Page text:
1. Alicia: I am very sorry for your brother’s loss but Emel did not commit the crime. He does not have to go to your brother’s grave to express his remorse or do anything further than he has already done – serve years upon years for a crime he did not commit. He has always maintained his innocence and filed motion after motion to prove his innocence ever since he was sentenced. We established that the one alleged eyewitness could not have seen what he said he saw from where he was at the time of the shooting. We also uncovered a witness statement and grand jury testimony from another eye witness -who was someone on John Powell’s side of the argument and who was right at the scene that described the shooter – in clothes that did not match what Emel was wearing that night. Emel’s defense lawyer never looked at that. When the DA saw that, they decided to let Emel go free.

  5. I really would like to meet u emel mcdowell in person

    • Tiffany on January 8, 2015 at 2:53 am
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    This is an amazing/scary/heartfelt story!! I read a small amount about it in a book i picked up at the library called “Innocent: Inside Wrongful Conviction Cases” by Scott Christianson. Although there are a few slight differences in the book from your article, such as the fact that the book names the “more likely suspect” as Baron not Brian. (It also shows a copy of a letter to Mr. McDowell while imprisoned from “Baron”.) Anyway, as of the books publishing in 2004 Emel was still being held for this murder that seemed so obvious that he did not commit!! So i had no choice but to google the case and see if that had changed since then. When i first pulled this article up i was so relieved (yet not really surprised) to see that he had in fact been released; HOWEVER… what i was NOT expecting was the strings that came along WITH his freedom!!! It is truly sad and heartbreaking to think that this is real!! 19 years of hell on Earth for someone else’s sin, and STILL no justice!!?!?! I can imagine the happiness it’s brought him and his loved ones to be home, but such a shame it had to come at a cost!! Smh We can only pray for 1 day a truly fair justice system we can honestly believe in. Gob bless both of you! #ModernDayJoeb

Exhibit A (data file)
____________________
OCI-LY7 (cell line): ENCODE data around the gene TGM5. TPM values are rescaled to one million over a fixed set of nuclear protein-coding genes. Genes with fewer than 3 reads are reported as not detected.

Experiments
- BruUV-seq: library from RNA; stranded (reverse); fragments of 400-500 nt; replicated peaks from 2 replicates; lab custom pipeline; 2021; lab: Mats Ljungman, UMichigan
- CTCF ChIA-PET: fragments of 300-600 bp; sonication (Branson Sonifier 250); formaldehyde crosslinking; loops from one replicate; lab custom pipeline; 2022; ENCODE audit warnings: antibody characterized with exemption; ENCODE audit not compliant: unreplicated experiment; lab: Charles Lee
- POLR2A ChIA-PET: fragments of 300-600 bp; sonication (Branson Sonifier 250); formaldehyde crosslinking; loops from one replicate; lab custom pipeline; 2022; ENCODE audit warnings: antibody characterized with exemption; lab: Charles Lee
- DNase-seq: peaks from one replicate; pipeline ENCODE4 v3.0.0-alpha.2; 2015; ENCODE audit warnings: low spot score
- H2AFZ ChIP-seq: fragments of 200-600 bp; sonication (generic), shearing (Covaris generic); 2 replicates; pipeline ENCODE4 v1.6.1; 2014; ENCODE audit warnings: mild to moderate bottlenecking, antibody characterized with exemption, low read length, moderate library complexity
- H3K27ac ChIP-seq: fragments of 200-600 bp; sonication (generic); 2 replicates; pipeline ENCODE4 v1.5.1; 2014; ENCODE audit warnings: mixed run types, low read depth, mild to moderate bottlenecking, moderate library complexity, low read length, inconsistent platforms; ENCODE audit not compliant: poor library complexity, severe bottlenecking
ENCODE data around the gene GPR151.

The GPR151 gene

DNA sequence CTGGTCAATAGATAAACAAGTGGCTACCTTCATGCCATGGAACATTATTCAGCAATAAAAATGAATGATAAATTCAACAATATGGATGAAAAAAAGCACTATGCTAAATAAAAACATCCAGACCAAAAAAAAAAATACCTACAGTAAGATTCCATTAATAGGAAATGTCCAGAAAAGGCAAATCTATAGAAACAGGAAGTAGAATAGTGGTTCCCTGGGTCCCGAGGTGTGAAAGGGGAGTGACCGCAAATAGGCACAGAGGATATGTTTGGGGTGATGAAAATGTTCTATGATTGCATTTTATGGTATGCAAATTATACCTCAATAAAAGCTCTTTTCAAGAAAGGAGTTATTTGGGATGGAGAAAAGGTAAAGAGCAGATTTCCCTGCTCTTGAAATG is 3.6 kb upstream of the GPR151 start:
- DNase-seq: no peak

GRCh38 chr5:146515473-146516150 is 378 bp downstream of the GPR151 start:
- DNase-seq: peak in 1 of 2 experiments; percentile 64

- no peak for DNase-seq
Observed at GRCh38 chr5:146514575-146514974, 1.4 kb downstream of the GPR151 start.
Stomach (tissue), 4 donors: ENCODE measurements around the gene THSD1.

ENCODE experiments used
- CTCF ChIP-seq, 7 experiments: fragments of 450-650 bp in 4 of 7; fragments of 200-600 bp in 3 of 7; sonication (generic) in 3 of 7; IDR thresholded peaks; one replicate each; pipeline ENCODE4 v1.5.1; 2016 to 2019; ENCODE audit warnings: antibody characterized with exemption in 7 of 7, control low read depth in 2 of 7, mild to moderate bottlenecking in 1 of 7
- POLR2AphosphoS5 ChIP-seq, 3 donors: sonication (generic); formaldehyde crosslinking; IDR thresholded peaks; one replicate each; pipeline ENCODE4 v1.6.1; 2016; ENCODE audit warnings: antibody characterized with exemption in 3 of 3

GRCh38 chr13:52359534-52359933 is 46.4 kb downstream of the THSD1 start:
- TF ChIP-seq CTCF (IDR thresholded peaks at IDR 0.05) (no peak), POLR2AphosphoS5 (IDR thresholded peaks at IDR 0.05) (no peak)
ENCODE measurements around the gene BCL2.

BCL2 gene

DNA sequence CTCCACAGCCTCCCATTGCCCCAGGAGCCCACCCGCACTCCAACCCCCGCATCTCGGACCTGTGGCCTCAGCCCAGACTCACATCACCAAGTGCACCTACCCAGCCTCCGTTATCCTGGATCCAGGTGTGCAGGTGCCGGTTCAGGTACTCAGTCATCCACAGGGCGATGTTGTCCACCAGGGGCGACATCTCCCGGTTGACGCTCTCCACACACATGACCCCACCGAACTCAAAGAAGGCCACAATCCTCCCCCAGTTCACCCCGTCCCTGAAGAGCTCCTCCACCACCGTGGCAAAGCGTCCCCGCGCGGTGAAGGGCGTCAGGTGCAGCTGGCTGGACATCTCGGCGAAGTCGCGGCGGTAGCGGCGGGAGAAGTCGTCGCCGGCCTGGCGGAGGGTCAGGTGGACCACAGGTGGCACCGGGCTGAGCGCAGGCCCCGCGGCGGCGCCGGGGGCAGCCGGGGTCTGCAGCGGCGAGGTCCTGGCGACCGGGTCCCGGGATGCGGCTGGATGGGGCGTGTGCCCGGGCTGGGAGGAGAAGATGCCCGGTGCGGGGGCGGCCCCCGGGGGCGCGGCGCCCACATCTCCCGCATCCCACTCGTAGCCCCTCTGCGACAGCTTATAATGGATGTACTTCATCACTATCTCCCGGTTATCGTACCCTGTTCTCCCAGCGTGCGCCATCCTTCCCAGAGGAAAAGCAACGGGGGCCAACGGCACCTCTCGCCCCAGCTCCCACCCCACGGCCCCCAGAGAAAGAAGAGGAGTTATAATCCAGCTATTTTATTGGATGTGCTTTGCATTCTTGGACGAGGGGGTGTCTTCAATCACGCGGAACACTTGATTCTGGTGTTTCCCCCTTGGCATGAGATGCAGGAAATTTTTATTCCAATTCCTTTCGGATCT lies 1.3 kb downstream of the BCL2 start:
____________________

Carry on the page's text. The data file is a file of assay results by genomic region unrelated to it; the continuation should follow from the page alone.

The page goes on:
1. Thanks so much for your comment and support – I will pass it on to Emel who is doing great by the way since his release. While it is was wonderful to secure his release, it was bittersweet. Had this case come up now with the current administration, Emel would have gotten the full measure of relief.

  6. Oscar–my best to you and Emel. He’s a wonderful, positive guy.
    Scott Christianson

    1. Thanks Scott Will pass it on